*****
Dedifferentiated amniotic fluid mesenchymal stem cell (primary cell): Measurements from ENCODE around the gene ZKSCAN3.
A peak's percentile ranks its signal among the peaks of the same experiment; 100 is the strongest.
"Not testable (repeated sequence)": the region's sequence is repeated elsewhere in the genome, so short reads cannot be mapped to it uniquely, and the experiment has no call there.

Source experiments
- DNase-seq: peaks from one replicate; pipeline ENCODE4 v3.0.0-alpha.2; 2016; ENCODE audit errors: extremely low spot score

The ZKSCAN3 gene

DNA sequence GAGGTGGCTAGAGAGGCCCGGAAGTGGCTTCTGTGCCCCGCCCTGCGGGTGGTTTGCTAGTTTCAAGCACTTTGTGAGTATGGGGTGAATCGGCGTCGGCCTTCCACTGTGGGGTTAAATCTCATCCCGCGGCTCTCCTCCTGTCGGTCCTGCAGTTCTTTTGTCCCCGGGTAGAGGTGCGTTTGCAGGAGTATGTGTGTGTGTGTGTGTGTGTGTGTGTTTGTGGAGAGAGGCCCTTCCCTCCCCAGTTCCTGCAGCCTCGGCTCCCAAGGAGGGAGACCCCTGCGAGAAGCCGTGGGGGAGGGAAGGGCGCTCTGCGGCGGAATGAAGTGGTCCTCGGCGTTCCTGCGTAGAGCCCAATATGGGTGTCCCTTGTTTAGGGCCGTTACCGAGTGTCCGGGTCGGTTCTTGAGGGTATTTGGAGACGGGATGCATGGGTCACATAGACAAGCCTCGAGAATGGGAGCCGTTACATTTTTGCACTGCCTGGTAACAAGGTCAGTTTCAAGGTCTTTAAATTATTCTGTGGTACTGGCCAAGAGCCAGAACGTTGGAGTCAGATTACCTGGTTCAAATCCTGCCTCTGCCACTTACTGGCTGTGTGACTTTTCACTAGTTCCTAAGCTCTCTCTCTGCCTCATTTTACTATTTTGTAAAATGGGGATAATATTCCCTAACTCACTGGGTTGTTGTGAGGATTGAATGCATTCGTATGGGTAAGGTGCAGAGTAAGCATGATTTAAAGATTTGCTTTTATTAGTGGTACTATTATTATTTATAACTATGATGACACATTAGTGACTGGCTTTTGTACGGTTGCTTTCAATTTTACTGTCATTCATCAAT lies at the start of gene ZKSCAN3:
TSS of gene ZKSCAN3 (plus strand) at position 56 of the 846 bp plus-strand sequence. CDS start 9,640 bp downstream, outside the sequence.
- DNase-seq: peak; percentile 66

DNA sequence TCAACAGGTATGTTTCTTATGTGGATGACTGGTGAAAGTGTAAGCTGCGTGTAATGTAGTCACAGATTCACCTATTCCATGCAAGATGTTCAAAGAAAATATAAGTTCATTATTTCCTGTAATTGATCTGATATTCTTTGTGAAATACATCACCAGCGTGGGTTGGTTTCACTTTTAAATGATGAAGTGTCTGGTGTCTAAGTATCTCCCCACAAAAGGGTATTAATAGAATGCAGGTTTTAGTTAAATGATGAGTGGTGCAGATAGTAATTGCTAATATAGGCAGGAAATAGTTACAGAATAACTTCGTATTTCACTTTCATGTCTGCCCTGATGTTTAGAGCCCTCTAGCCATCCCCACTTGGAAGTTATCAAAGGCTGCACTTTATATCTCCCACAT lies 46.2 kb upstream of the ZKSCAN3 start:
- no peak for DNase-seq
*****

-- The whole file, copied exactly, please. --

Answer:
Dedifferentiated amniotic fluid mesenchymal stem cell (primary cell): Measurements from ENCODE around the gene ZKSCAN3.
A peak's percentile ranks its signal among the peaks of the same experiment; 100 is the strongest.
"Not testable (repeated sequence)": the region's sequence is repeated elsewhere in the genome, so short reads cannot be mapped to it uniquely, and the experiment has no call there.

Source experiments
- DNase-seq: peaks from one replicate; pipeline ENCODE4 v3.0.0-alpha.2; 2016; ENCODE audit errors: extremely low spot score

The ZKSCAN3 gene

DNA sequence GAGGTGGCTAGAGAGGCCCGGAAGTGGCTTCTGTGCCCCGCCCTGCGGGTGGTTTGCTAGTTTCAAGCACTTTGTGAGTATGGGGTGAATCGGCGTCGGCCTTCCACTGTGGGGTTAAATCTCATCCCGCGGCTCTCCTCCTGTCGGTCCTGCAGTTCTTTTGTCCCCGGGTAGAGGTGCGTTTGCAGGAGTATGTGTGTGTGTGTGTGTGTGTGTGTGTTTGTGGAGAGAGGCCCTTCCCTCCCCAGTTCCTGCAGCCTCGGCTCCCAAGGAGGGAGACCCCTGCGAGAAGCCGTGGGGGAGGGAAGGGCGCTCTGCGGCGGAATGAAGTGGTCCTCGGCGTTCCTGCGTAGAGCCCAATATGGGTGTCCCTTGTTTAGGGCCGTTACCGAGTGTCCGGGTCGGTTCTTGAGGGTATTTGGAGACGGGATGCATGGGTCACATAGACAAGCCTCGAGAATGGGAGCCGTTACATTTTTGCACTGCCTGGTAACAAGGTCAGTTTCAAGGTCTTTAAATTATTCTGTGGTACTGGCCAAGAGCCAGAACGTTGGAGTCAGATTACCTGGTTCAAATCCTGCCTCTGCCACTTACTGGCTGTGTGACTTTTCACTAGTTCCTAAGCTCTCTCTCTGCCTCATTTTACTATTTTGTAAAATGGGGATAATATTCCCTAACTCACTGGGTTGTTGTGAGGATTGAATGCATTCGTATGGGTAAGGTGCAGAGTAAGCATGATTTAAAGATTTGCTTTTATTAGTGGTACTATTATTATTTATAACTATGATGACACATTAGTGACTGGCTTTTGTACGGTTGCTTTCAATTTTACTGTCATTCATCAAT lies at the start of gene ZKSCAN3:
TSS of gene ZKSCAN3 (plus strand) at position 56 of the 846 bp plus-strand sequence. CDS start 9,640 bp downstream, outside the sequence.
- DNase-seq: peak; percentile 66

DNA sequence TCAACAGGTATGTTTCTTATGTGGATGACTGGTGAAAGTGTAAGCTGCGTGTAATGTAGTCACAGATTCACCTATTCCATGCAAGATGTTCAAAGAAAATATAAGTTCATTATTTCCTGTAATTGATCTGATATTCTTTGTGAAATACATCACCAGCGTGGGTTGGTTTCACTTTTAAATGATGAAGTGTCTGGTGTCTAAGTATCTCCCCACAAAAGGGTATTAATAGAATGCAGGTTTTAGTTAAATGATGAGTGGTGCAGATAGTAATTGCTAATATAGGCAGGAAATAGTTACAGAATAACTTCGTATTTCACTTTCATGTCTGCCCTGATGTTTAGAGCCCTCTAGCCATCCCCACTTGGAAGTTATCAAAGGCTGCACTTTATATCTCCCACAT lies 46.2 kb upstream of the ZKSCAN3 start:
- no peak for DNase-seq